The Gambia is the smallest country on the African mainland. The country has few natural resources and struggles with widespread poverty. In 2017, Gambia had its first democratic power shift since independence in 1965.
Key figures and facts
- Capital: Banjul
- Ethnic groups: Mandinka/jahanka 34%, fulani/tukulur/lorobo 22.4%, wolof 12.6%, jola/karoninka 10.7%, serahuleh 6.6%, serer 3.2%, manjago 2.1%, bambara 1 %, Creole/Acu marabout 0.7%, Other/Unknown 1.5%, Non Gambians 5.2%, (2013)
- Language: English (official), mandinka, wolof, fula, other tribal languages
- Religion: Muslims 95.7%, Christians 4.2%, none/unknown 0.2% (2013)
- Population: 2 163 765
- Control Form: Republic
- Area: 11 300 Km2
- Currency: Dalasi
- GNP per capita: 1 677 PPP $
- National Day: February 18th
The Gambia had 2,174,000 residents in 2020. Population development is characterized by both high birth and death rates, but after 2000 both have declined and life expectancy has increased.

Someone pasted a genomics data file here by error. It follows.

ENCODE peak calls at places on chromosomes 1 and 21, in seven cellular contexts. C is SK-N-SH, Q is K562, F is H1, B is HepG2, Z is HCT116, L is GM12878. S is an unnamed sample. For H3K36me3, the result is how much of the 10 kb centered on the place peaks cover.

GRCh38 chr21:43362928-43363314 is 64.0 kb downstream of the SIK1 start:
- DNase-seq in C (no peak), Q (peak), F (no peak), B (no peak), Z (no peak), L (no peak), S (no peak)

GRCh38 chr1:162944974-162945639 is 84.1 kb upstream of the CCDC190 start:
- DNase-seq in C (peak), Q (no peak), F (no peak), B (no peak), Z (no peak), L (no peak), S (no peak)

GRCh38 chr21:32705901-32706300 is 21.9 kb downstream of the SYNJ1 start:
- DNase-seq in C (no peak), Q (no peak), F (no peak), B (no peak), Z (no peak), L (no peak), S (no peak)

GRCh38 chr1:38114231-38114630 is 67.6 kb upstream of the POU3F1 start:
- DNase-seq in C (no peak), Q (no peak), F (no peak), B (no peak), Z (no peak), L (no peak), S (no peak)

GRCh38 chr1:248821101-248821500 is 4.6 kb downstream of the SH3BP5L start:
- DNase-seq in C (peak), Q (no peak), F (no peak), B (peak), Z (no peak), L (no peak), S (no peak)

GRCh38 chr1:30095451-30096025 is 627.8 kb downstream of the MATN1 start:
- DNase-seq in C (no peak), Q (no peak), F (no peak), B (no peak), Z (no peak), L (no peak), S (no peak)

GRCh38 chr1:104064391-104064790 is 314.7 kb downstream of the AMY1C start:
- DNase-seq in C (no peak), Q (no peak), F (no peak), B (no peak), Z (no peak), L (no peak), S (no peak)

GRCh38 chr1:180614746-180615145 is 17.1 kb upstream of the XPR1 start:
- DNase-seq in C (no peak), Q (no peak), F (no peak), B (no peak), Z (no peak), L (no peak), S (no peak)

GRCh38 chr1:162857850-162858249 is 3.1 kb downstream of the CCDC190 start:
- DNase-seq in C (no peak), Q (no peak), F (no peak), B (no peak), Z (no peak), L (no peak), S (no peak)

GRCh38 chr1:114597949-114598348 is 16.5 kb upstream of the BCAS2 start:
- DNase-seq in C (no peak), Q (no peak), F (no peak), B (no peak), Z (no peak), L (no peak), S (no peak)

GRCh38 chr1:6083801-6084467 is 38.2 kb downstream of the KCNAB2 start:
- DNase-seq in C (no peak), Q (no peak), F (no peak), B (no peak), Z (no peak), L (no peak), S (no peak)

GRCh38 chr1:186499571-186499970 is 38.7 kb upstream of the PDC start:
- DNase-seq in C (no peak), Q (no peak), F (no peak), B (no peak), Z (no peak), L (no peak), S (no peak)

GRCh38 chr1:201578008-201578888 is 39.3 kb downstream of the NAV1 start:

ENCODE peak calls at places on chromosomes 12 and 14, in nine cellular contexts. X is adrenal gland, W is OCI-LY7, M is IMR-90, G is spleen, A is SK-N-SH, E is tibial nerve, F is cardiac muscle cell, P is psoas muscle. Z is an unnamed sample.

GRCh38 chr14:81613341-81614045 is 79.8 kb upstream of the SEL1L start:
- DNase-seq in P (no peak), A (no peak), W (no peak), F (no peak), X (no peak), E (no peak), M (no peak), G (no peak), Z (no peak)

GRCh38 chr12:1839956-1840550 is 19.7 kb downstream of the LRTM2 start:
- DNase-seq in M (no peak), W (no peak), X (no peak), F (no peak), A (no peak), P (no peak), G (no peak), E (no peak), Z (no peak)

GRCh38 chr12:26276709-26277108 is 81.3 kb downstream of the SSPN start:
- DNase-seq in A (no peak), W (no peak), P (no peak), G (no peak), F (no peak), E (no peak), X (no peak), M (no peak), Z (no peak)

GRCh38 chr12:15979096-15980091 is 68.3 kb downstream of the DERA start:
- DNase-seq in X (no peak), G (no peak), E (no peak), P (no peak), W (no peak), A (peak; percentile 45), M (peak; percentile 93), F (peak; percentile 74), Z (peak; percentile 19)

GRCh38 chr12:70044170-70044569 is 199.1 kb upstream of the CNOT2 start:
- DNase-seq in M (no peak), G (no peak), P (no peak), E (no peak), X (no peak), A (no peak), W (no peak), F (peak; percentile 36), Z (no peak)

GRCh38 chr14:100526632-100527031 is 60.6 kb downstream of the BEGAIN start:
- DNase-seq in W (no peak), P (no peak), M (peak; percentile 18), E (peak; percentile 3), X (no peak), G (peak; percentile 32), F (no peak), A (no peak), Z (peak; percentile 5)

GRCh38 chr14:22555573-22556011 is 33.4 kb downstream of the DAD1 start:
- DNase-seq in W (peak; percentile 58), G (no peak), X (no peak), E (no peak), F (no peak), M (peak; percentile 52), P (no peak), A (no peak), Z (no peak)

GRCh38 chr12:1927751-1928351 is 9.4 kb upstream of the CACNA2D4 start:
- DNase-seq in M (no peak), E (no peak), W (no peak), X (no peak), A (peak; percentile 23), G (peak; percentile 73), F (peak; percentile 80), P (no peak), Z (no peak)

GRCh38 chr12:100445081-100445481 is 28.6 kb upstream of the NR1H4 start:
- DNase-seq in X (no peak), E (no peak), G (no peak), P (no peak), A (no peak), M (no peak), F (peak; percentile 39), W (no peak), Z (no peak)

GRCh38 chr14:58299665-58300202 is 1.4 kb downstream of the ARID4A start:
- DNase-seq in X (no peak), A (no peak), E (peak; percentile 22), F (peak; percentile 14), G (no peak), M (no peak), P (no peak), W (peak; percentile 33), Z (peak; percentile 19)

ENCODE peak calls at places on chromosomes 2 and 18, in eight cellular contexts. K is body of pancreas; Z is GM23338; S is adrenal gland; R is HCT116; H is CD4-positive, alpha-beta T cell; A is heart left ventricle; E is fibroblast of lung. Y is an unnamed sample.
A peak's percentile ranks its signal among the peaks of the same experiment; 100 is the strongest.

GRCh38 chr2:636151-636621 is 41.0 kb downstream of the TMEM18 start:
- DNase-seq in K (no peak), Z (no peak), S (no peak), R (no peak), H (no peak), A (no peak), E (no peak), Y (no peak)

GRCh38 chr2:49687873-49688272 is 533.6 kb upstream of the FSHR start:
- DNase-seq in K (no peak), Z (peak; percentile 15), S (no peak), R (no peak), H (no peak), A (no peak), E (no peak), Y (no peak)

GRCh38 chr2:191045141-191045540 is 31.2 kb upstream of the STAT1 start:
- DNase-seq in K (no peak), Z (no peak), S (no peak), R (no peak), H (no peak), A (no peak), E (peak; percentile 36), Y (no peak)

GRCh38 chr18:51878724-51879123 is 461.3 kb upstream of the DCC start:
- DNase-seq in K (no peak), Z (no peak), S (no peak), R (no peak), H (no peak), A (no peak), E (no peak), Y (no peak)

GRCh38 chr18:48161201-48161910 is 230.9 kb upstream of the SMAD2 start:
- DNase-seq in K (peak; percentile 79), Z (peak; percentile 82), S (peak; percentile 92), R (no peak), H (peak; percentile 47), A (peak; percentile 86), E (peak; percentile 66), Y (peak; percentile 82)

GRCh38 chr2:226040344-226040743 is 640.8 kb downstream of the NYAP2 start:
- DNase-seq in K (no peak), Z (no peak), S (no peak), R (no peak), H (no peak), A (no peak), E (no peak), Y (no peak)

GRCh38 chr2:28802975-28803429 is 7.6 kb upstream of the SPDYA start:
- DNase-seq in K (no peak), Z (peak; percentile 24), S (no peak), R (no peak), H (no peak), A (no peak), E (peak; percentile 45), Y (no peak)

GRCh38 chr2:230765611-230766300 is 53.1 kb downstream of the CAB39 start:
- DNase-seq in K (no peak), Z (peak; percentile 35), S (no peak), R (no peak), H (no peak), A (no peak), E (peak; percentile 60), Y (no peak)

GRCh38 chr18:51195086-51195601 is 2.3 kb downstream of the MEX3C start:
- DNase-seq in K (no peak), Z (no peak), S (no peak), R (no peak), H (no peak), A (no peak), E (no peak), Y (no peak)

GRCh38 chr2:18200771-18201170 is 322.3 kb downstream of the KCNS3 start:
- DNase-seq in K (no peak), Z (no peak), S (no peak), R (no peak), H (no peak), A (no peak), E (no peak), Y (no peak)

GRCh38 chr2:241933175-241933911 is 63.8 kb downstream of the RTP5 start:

45 percent of the population was under 15 in 2004, while by 2020 the figure had dropped to 36 percent. The annual population growth in the period 1991–2001 was estimated at 3.6 percent on average. In 2020, population growth was reduced to 1.87 percent. In 1993, infant mortality was estimated at around 120 per 1,000 live births, in 2003 75 per 1,000 live births, while in 2020 the figure was 55 per 1,000 live births. The average life expectancy was 56.9 years for women and 52.8 years for men in 2003, while it had risen to 68 years for women and 63 years for men in 2020.
The population is divided into several ethnic groups. The largest are mandingo (34 percent); fulani (22 percent), wolof (12.6 percent); diola (10.7 percent) and sarahuli or soninké (6.6 percent). The Fulanis have long traditions as cattle farmers, and a significant part of this group sticks to this way of life. Especially wolof and sarahuli have taken up trade in the cities, although the majority are still farmers. Diola has its traditional livelihood as farmers in the coastal areas.
62 percent of the population lives in cities (2020); largest cities are the capital Banjul and Serekunda.
Over 95 percent are Muslims (Sunni), 4 percent are Christians (both Catholics and Protestants), the rest are followers of local religions or Bahai.
The official language is English. 42 percent of the population speak mandingo (mandinka). Fulani and wolof are also widespread.